Saturday, June 9, 2007

Kathleen Edwards at WestFest

Kathleen Edwards, a darling of the Canadian folk music scene, returned home for a concert at WestFest, one of Ottawa's newest outdoor music festivals, earlier tonight. WestFest is free and very accessible, which makes it a great venue to check out the all-Ottawa lineup, of which Edwards is definitely a highlight.

Her show was a bit uneven, but overall her peformance was energetic. Luckily for her, she had Jim Bryson backing her up, and when the two combined to sing on a few tracks, the results were beautiful. One could easily tell that both Edwards and Bryson grew up playing the Ottawa scene together, they were near flawless. For example, at one point Edwards berated Bryson for not using his electric guitar to its fullest capacity, so he proceeded to strum the power chords to AC/DC's "You Shook Me All Night Long," but Edwards didn't miss a beat, as she plowed through the first two verses and chorus, before Bryson put the brief improv to an end. This was a nice little touch to an already enjoyable evening outside.

The major problem with the show was the sound, especially at the beginning. There was too much feedback coming from the lead guitar player, and this drowned out Edwards' voice somewhat. Also, Edwards can't always pull off the 'girl with a guitar' bit, she'd be well-served by aiming for a bit of a bigger sound.

Having said that, I found myself deeply involved in her lyrics on a number of occasions, especially on her new track "Bring me Flowers." Her strength lies in her stage presence, she's funny and witty, and in her songwriting, which is deep and sorrowful. She's definitely worth seeing again, maybe in a smaller, more intimate venue, even though I'm quite sure Edwards would disagree.

Tuesday, June 5, 2007

Hockey Passion is Offside

Let me be clear: I’m a hockey fan. I grew up watching French broadcasts of Le Tricolore on TVA and TQS. I’d sit there wrapped up in a warm blanket watching the action with my Dad, brother and sometimes my Mom. Since those early days cheering on the Habs, my allegiances have shifted to the Sens. I remember watching a game in their first season at the Civic Centre, they played the Minnesota North Stars and won. The feeling of excitement in Ottawa during that first season could be felt everywhere. We had finally made it big. As I’ve grown a bit older, my enthusiasm for the game has waxed and waned, but my love for the Sens has stayed more or less consistent. Thus, it’s with wide open arms that I’ve welcomed the Sens’ recent run to the Stanley Cup finals.

However, this interest has been put to the test recently by the expressions of militarism and nationalism that keep cropping up in my hockey-loving neighbourhood. First, it’s the CBC sending the Stanley Cup to Afghanistan for photo and video opps. with Canadian troops. In addition to this absurd exercise, the CBC, in its infinite wisdom, decides that we need to hear Gen. Hillier’s comments on the synergy between hockey, the nation and the military. It’s bad enough that Don Cherry does this every game, his raw-raw-raw for the Canadian military has never sat well with me, but c’mon, the military’s PR man discussing Canada’s role in Afghanistan as linked to our hockey heritage. Talk about propaganda. Are the military and CBC brass that desperate? I’ll take Ron without Don any day, thank you very much.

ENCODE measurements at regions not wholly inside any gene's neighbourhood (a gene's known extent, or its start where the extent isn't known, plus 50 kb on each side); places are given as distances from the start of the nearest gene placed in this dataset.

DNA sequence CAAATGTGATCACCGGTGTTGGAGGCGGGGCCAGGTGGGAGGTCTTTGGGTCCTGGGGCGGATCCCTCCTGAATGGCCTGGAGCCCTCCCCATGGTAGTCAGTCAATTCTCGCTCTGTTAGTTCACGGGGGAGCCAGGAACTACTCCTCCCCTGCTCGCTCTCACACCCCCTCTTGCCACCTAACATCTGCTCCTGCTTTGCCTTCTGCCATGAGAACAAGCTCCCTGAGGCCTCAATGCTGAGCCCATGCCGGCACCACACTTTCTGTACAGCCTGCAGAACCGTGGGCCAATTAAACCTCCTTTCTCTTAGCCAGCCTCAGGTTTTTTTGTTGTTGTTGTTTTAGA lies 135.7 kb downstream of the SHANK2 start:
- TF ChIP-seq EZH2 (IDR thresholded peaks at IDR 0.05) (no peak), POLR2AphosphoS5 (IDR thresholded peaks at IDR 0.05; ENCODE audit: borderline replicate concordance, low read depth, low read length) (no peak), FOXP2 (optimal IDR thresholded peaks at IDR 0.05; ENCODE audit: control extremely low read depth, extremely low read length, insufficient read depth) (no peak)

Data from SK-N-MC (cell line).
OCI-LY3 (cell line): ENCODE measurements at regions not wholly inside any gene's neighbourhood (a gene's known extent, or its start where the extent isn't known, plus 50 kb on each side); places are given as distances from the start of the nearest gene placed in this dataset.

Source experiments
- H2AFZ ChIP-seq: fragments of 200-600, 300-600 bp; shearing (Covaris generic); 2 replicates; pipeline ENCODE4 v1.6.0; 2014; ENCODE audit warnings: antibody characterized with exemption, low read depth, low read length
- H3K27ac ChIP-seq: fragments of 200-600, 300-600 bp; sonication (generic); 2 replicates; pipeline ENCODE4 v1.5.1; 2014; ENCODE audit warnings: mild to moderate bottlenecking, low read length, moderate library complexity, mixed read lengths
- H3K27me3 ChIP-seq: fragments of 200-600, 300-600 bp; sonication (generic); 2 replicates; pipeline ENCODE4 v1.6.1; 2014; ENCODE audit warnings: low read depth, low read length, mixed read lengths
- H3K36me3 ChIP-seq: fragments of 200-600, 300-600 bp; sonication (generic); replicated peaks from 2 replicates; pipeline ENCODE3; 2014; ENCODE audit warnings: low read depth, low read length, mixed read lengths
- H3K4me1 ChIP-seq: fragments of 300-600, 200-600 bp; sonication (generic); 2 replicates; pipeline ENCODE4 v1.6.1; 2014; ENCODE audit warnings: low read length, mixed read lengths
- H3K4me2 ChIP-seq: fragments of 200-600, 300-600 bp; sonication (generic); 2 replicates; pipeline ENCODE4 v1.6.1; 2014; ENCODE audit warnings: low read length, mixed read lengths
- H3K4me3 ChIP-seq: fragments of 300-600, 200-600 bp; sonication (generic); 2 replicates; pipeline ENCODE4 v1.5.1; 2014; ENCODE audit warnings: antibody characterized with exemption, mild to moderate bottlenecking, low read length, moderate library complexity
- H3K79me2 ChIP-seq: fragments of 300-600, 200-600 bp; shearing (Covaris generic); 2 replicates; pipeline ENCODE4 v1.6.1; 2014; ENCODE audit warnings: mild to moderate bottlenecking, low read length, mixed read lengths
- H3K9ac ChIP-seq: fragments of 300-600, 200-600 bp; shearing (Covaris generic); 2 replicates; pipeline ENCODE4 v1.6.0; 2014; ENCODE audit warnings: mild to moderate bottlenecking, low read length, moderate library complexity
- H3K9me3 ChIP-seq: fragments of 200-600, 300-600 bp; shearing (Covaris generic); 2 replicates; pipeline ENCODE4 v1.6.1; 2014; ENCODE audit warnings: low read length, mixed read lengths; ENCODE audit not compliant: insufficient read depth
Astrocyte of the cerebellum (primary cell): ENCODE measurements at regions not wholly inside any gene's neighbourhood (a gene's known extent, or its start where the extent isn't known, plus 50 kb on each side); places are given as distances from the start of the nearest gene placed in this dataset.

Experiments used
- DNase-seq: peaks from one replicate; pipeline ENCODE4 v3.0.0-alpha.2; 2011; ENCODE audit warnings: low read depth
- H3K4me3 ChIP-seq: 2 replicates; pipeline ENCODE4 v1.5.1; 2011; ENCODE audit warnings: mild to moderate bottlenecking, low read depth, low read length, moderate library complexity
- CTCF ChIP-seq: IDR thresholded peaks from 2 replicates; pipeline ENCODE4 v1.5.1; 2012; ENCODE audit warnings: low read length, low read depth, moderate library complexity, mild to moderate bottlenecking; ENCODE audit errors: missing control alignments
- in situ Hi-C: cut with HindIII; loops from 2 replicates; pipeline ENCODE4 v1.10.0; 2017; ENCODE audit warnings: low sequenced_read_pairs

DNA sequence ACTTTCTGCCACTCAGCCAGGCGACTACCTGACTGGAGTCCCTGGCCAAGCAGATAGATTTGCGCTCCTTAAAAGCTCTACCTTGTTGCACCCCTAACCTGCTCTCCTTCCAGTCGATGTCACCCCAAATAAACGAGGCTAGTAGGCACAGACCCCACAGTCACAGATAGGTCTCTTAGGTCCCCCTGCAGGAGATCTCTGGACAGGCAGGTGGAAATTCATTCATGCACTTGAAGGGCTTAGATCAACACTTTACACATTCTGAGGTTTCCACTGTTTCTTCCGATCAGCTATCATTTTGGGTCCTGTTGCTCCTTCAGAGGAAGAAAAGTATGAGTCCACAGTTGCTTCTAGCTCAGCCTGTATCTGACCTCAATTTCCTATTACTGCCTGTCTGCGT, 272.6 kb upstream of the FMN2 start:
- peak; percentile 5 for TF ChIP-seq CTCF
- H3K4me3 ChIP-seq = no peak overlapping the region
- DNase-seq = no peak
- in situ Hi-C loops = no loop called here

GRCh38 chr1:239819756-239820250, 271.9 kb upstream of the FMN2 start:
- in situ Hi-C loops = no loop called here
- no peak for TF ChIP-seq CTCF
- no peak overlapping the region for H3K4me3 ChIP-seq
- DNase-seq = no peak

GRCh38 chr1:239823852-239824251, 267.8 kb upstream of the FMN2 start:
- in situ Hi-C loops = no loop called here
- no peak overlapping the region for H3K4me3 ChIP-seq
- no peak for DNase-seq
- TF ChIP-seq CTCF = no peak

Aside from the CBC’s overtly propagandistic editorial coverage, what has happened to my beloved Sens’ fans here in the city? I left the city for Games 1 & 2, only to return to a militarized zone. Don’t get me wrong, I think Sens fans disguised as duck hunters in full camouflage brandishing plastic guns are clever, but really, do we need to express our support in such symbolically violent ways? But worst of all are the flags, banners and outfits proclaiming loudly that so-and-so is a member of the ‘Sens Army’. I’ve always understood that hockey, with its jock culture, thrives on displays of masculine power, but I can’t help but be sadly disappointed when inherently violent institutions, like the military and even the nation, are called forth to express ones support for anything, let alone a bunch of boys playing a game.

Apparently many of us adults think it’s ok to brandish about pretend guns, support real guns shooting and torturing people overseas, and unquestioningly lend credence to the conservative forces currently ruling our land, all in the name of hockey.

A few days ago, I decided it was best to be ambivalent about my support for the Sens, and that, in fact, my overall support for hockey had diminished considerably given the celebrations of violence I have been witnessing. Too bad, I hear it’s a good time to be a hockey fan in Ottawa. I’ll sit this one out though.